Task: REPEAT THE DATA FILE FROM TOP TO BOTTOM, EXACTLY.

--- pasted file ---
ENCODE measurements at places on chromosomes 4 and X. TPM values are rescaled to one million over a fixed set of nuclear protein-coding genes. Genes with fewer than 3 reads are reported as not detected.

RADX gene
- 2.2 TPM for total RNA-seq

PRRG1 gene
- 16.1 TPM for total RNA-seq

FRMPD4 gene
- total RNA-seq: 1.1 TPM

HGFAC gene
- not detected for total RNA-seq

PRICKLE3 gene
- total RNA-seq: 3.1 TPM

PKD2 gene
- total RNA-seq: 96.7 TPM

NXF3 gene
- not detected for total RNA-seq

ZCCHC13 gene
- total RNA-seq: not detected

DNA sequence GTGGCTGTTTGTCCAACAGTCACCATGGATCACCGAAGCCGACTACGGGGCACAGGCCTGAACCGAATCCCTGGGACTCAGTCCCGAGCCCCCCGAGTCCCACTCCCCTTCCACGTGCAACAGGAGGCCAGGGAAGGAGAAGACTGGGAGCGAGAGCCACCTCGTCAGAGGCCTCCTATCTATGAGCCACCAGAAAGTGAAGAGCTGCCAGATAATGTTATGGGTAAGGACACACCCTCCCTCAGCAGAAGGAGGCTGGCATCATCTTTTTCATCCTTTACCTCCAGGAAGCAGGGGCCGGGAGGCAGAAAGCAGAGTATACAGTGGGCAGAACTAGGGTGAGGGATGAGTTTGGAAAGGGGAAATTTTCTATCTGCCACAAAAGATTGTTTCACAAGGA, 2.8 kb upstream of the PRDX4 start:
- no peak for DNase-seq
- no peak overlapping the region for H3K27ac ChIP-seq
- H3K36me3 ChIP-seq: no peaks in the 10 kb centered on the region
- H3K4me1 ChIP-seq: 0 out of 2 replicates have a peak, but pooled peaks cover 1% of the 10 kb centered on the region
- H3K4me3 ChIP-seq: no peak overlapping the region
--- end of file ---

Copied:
ENCODE measurements at places on chromosomes 4 and X. TPM values are rescaled to one million over a fixed set of nuclear protein-coding genes. Genes with fewer than 3 reads are reported as not detected.

RADX gene
- 2.2 TPM for total RNA-seq

PRRG1 gene
- 16.1 TPM for total RNA-seq

FRMPD4 gene
- total RNA-seq: 1.1 TPM

HGFAC gene
- not detected for total RNA-seq

PRICKLE3 gene
- total RNA-seq: 3.1 TPM

PKD2 gene
- total RNA-seq: 96.7 TPM

NXF3 gene
- not detected for total RNA-seq

ZCCHC13 gene
- total RNA-seq: not detected

DNA sequence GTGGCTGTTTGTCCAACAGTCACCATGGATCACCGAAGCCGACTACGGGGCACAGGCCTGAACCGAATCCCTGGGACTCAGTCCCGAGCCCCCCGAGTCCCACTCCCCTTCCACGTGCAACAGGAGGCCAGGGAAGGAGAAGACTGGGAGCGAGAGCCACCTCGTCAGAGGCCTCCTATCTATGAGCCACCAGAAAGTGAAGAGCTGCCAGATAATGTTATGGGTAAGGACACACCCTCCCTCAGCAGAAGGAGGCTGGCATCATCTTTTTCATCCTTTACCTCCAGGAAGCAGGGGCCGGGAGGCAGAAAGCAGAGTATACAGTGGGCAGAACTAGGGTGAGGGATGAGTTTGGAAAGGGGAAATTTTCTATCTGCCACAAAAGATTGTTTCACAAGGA, 2.8 kb upstream of the PRDX4 start:
- no peak for DNase-seq
- no peak overlapping the region for H3K27ac ChIP-seq
- H3K36me3 ChIP-seq: no peaks in the 10 kb centered on the region
- H3K4me1 ChIP-seq: 0 out of 2 replicates have a peak, but pooled peaks cover 1% of the 10 kb centered on the region
- H3K4me3 ChIP-seq: no peak overlapping the region